The law/policy is insidious. It placates most opponents, but can, has and will continue to damage and even destroy lives. I worked for at least two enlisted gay men. Both were well-respected for their work and leadership. After retiring, one E-7 succumbed to alcoholism that began during his career as a coping strategy and he passed away less than a year later due to kidney failure. The other man, also an E-7, served for seventeen years and finally came to the conclusion that the stress was too great to continue. He “told” his Commanding Officer (who initially refused his “admission”). He spent several months after his discharge getting help for depression. In 2000, while in uniform, I began to fight back. I wrote to every Senator, conversed with members of civilian advocacy groups, donated to gay rights groups and spoke up to defend others from rumor and character assassinations. Today, I’m moving on but trying to give voice to the voiceless. It is this voice that I hope you’ll hear; I hope this insight is useful. Thank you for your work and good luck with it. Very Respectfully, Jeremy Johnson, /s/ Former First Class Petty Officer, U.S. Navy

Page  |  56  

 

April  2010  

We  Are  F amily  Too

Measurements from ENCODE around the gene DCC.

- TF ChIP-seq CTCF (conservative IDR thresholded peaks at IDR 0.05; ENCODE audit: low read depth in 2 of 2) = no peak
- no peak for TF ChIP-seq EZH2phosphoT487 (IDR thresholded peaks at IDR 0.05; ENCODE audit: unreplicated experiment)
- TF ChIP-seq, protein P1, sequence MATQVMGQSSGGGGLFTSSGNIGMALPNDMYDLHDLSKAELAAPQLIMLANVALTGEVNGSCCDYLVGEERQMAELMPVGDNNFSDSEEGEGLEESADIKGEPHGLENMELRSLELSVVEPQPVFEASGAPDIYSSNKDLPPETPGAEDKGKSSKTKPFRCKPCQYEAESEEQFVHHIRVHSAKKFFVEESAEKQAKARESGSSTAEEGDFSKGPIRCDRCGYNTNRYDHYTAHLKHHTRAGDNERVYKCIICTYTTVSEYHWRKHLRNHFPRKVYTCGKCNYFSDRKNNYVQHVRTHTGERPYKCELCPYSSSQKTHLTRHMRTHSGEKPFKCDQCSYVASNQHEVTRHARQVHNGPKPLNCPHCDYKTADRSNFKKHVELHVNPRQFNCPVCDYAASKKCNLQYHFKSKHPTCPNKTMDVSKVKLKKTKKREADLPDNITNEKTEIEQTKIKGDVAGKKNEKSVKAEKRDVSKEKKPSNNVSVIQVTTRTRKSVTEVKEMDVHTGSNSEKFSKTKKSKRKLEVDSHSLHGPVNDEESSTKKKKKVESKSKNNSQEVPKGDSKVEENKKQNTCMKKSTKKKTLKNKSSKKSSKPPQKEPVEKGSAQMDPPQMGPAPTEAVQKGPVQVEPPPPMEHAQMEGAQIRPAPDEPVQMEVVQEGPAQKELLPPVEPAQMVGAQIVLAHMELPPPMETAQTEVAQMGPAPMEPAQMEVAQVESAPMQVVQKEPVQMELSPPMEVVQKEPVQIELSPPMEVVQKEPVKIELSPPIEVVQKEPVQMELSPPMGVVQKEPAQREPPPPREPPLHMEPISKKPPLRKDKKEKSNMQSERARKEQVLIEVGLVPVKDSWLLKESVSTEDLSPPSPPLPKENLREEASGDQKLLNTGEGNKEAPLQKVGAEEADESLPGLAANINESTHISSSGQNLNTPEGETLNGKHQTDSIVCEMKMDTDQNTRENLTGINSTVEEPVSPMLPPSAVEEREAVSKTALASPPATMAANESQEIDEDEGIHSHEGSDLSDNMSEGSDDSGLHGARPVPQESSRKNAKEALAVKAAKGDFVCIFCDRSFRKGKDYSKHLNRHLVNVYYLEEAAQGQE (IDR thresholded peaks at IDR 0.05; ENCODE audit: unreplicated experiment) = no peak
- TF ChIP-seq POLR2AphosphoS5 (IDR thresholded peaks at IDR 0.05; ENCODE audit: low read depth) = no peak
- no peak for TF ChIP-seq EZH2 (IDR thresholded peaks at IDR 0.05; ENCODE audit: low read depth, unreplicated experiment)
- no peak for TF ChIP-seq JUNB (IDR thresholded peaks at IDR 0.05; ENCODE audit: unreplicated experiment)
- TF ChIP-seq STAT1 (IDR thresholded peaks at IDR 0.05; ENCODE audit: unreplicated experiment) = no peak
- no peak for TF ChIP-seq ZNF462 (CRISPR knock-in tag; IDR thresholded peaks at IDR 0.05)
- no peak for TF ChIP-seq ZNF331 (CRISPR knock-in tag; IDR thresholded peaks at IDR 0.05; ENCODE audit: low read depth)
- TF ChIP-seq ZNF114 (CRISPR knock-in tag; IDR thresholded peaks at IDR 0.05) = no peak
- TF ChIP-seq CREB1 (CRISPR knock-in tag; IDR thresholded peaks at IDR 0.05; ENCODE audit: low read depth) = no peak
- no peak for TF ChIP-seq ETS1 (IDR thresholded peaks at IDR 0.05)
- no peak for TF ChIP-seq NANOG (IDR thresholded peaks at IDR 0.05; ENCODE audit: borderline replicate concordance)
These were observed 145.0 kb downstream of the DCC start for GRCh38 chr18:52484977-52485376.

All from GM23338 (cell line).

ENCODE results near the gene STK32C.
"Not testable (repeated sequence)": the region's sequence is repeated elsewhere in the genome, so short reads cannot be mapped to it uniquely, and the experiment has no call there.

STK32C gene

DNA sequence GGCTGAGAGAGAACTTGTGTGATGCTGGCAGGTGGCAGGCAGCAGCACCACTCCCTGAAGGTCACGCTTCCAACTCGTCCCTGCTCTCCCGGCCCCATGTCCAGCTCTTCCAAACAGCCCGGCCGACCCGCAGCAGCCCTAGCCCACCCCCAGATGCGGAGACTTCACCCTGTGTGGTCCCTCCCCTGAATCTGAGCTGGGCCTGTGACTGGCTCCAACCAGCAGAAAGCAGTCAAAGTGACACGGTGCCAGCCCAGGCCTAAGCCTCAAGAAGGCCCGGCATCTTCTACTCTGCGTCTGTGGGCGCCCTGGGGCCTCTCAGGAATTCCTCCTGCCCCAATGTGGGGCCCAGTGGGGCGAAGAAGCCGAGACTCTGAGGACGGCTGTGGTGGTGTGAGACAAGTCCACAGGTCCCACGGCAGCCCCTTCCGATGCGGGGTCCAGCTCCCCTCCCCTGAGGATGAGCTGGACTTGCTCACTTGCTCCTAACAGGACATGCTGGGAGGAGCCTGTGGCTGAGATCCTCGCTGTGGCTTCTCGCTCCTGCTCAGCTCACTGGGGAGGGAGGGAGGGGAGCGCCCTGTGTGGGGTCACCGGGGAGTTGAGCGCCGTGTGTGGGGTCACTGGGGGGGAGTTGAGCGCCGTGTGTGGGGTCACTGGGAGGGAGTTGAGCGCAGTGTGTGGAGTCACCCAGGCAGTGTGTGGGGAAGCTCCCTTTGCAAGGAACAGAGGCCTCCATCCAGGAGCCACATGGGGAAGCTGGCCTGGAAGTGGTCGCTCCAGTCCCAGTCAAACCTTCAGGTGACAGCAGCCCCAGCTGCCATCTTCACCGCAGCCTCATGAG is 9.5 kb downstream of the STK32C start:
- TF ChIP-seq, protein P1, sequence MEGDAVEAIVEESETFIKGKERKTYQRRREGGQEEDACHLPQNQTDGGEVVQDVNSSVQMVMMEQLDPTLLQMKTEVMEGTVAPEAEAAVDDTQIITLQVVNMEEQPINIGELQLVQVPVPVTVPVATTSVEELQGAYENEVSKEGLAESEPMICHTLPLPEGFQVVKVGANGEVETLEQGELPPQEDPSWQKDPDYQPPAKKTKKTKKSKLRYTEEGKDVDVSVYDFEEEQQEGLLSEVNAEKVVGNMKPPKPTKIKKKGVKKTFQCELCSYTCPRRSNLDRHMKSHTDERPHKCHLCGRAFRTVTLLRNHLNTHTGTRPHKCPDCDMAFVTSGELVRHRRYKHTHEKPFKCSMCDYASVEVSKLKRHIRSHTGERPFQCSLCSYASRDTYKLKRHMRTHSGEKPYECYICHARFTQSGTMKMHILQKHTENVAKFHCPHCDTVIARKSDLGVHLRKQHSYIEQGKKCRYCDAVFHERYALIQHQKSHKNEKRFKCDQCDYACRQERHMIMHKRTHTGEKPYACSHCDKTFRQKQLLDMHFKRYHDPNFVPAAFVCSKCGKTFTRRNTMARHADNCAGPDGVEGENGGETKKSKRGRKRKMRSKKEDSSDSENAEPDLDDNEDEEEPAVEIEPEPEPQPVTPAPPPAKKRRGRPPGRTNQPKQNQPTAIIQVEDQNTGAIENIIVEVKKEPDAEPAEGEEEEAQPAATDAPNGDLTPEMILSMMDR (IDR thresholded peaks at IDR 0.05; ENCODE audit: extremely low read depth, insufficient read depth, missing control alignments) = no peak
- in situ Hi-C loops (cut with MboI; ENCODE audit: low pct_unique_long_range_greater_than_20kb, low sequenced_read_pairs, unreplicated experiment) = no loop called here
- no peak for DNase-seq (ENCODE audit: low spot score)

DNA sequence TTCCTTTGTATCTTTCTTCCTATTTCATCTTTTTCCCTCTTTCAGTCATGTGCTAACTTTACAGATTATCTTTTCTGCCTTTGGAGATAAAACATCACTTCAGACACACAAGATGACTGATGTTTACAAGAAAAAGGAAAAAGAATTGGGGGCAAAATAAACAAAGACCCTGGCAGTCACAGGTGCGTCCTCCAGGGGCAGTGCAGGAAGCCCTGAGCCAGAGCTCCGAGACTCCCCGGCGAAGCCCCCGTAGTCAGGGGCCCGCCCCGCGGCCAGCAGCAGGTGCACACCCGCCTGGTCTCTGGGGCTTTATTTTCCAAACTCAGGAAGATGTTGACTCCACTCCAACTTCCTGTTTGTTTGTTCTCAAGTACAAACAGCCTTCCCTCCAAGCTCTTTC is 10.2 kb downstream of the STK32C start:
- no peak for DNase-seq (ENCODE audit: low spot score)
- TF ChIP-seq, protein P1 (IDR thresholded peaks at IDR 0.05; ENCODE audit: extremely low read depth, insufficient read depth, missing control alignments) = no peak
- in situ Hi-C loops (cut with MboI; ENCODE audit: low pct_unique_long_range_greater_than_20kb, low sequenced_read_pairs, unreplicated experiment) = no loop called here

Note: This is the letter that 1MC Johnson wrote to his CO, requesting discharge. March 6, 2007 Captain Goff, I have served the United States Navy in an Honorable fashion since I joined in December of 1996. In ten years of service, I have made every effort to make a difference in the lives of the people I have both worked for and supervised. At Yokota Air Base, I did my best to learn my new trade in a joint service environment and pass it on to those around me. In Italy, as a newly-frocked Third Class Petty Officer, I worked to bring an un-designated Sailor into our rate and he is now a First Class Petty Officer. In Washington, D.C., I served a high profile tour as a broadcast “A” school instructor, not really to teach journalism, but to be at the career gateway where I could help new Sailors prepare for their lives in the active fleet once they graduated. It was one of the richest and most rewarding experiences I’ve ever had. In Greece, I inherited a cable TV-based radio station with no existing leadership or “On-Air” professionalism and institutionalized it to DoD standards within nine months, bringing it online in time to launch the first “over-the-air” military radio station in Greece since 1995. I am proud of all of these accomplishments. What I am not proud of however, is my forced lack of Integrity. Throughout my career, I’ve had to practice a duality that requires me to serve my country under false pretenses. I am a homosexual American citizen and while I fight to defend the rights of free speech and a democratic legislature process, I suffer because these very same freedoms are denied to me as a gay Sailor. I can not write to my congressional members and tell them my story without risking my career. On a regular and increasing basis, I am hearing and even reading (in shipboard e-mail) demeaning remarks and comments belittling homosexuals. While I was once willing to endure these comments and give up my otherwise constitutionally guaranteed freedom to defend myself (were I black, Asian, etc.), I now find I’m unwilling and unable to continue.